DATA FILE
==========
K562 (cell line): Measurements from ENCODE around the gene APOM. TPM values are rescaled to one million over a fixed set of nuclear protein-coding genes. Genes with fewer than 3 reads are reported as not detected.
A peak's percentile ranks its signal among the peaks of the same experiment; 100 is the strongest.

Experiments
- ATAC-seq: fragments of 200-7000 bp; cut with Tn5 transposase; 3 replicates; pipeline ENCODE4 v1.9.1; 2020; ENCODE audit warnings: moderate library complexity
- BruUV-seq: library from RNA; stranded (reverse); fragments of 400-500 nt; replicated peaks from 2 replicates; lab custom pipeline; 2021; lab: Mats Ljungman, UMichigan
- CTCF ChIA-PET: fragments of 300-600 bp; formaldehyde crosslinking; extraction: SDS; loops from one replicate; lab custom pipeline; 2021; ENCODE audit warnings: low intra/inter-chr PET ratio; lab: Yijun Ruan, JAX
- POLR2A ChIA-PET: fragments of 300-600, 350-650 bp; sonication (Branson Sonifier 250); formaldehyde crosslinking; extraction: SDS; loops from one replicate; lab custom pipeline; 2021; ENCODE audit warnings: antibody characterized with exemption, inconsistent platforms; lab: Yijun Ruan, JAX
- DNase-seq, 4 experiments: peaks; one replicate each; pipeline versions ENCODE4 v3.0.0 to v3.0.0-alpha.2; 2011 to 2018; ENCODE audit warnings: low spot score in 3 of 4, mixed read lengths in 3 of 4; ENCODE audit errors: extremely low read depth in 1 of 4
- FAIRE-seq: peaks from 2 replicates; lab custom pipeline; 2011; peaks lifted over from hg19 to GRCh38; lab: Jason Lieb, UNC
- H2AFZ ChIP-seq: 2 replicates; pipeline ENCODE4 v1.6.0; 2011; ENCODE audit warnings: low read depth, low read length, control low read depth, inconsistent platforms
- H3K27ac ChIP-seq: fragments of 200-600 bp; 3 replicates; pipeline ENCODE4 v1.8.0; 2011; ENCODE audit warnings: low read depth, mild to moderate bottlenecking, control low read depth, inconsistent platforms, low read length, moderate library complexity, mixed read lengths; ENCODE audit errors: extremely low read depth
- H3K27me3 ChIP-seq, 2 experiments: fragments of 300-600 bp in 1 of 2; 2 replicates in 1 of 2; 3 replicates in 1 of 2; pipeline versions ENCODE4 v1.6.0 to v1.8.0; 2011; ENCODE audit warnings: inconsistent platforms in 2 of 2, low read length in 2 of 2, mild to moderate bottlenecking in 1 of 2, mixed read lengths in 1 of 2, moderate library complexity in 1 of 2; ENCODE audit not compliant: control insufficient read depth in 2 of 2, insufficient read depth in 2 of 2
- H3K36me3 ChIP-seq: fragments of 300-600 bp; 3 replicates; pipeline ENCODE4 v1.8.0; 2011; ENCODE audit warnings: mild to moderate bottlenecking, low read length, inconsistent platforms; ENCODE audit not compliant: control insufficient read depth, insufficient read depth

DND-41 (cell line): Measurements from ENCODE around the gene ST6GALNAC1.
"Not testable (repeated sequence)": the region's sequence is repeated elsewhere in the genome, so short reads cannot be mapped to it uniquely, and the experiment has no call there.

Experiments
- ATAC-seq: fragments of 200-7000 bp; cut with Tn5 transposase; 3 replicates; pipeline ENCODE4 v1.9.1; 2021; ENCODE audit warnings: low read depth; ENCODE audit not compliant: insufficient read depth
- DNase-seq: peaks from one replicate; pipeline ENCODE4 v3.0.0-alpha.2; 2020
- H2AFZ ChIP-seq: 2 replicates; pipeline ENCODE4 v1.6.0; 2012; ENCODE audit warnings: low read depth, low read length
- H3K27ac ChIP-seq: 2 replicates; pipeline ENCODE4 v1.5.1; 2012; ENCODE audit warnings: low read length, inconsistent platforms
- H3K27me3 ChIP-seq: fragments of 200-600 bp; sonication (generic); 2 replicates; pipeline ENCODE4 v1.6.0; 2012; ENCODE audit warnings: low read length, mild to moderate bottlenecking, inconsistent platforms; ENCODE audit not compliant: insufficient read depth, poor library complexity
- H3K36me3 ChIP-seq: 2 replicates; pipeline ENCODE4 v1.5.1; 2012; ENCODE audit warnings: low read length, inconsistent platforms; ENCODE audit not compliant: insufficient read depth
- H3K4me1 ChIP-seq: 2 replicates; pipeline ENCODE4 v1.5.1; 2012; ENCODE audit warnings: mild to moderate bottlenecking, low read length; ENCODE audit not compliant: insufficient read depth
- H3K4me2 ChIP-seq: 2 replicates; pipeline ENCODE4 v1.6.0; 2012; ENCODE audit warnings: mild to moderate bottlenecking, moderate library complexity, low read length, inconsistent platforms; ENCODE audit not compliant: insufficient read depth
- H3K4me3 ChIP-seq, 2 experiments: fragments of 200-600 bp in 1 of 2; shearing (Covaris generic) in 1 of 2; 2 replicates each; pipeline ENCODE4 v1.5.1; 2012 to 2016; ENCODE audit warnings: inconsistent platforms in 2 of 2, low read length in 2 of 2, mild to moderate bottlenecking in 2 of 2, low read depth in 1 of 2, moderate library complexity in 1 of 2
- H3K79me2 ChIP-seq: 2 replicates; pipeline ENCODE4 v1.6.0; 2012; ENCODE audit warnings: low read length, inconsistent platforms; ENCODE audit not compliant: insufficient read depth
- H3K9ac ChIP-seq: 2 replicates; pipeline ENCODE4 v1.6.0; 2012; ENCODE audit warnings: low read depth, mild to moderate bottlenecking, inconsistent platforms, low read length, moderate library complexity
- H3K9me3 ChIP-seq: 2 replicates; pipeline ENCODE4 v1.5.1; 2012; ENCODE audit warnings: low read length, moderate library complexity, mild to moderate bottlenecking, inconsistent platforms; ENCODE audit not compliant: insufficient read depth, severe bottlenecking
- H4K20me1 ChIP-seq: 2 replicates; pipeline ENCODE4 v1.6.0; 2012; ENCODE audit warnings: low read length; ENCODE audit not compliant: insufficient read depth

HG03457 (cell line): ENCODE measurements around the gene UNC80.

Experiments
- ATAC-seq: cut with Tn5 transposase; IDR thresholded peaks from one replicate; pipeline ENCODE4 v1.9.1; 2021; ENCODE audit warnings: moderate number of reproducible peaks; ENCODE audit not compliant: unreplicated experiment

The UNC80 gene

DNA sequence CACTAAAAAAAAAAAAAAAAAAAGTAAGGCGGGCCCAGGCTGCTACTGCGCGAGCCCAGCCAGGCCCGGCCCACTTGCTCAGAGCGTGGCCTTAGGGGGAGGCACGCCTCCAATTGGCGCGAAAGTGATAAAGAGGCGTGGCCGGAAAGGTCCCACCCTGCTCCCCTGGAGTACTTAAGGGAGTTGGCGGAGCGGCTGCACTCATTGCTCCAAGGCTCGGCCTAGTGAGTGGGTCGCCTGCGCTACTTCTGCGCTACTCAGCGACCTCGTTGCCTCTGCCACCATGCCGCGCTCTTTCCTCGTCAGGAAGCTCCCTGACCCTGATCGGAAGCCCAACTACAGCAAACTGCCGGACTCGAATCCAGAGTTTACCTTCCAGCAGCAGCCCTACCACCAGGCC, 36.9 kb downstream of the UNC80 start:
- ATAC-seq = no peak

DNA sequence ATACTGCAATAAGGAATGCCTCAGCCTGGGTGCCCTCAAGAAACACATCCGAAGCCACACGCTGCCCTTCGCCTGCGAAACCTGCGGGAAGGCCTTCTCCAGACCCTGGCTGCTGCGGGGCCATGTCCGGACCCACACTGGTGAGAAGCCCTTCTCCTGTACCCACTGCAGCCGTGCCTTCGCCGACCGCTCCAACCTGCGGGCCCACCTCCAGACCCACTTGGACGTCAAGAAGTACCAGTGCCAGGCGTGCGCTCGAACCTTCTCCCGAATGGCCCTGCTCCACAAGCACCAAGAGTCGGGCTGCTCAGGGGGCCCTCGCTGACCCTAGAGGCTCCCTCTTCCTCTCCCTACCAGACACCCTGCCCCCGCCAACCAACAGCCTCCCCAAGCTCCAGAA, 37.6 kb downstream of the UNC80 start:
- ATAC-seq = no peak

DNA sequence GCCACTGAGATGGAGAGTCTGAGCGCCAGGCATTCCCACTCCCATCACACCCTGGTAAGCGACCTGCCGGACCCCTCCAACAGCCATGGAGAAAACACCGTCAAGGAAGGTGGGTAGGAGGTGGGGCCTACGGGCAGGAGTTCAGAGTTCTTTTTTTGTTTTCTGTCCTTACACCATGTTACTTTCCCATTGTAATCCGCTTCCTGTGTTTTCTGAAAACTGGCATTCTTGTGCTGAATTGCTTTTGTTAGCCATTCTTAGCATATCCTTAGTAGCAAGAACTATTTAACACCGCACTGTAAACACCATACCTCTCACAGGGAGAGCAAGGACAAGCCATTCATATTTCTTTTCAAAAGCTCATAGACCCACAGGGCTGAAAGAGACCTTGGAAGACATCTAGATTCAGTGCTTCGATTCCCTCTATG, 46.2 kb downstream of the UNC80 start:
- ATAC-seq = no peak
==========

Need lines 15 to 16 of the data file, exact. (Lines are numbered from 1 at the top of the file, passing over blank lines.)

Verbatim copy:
"Not testable (repeated sequence)": the region's sequence is repeated elsewhere in the genome, so short reads cannot be mapped to it uniquely, and the experiment has no call there.

Experiments